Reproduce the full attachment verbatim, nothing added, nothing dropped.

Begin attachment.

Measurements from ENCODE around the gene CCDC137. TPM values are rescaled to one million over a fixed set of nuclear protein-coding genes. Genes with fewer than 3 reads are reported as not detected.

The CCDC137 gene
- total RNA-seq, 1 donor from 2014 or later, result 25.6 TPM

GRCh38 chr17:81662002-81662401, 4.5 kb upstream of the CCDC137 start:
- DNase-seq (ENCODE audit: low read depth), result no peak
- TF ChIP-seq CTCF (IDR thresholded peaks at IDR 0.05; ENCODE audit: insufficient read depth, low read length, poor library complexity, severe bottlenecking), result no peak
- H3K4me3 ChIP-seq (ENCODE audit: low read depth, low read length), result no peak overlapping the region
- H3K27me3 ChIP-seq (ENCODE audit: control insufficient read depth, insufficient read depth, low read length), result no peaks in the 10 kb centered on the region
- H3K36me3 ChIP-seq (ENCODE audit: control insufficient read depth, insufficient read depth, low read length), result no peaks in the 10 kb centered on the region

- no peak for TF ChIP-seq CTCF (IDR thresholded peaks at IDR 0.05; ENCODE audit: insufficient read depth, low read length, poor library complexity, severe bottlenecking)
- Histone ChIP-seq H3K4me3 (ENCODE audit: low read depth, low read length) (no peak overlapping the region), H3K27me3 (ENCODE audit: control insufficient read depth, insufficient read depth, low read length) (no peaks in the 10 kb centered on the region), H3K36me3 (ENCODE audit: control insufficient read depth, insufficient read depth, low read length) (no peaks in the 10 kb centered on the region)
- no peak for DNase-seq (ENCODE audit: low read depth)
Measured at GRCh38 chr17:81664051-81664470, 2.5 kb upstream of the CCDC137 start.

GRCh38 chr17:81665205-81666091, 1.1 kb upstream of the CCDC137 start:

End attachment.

Measurements from ENCODE around the gene CCDC137. TPM values are rescaled to one million over a fixed set of nuclear protein-coding genes. Genes with fewer than 3 reads are reported as not detected.

The CCDC137 gene
- total RNA-seq, 1 donor from 2014 or later, result 25.6 TPM

GRCh38 chr17:81662002-81662401, 4.5 kb upstream of the CCDC137 start:
- DNase-seq (ENCODE audit: low read depth), result no peak
- TF ChIP-seq CTCF (IDR thresholded peaks at IDR 0.05; ENCODE audit: insufficient read depth, low read length, poor library complexity, severe bottlenecking), result no peak
- H3K4me3 ChIP-seq (ENCODE audit: low read depth, low read length), result no peak overlapping the region
- H3K27me3 ChIP-seq (ENCODE audit: control insufficient read depth, insufficient read depth, low read length), result no peaks in the 10 kb centered on the region
- H3K36me3 ChIP-seq (ENCODE audit: control insufficient read depth, insufficient read depth, low read length), result no peaks in the 10 kb centered on the region

- no peak for TF ChIP-seq CTCF (IDR thresholded peaks at IDR 0.05; ENCODE audit: insufficient read depth, low read length, poor library complexity, severe bottlenecking)
- Histone ChIP-seq H3K4me3 (ENCODE audit: low read depth, low read length) (no peak overlapping the region), H3K27me3 (ENCODE audit: control insufficient read depth, insufficient read depth, low read length) (no peaks in the 10 kb centered on the region), H3K36me3 (ENCODE audit: control insufficient read depth, insufficient read depth, low read length) (no peaks in the 10 kb centered on the region)
- no peak for DNase-seq (ENCODE audit: low read depth)
Measured at GRCh38 chr17:81664051-81664470, 2.5 kb upstream of the CCDC137 start.

GRCh38 chr17:81665205-81666091, 1.1 kb upstream of the CCDC137 start: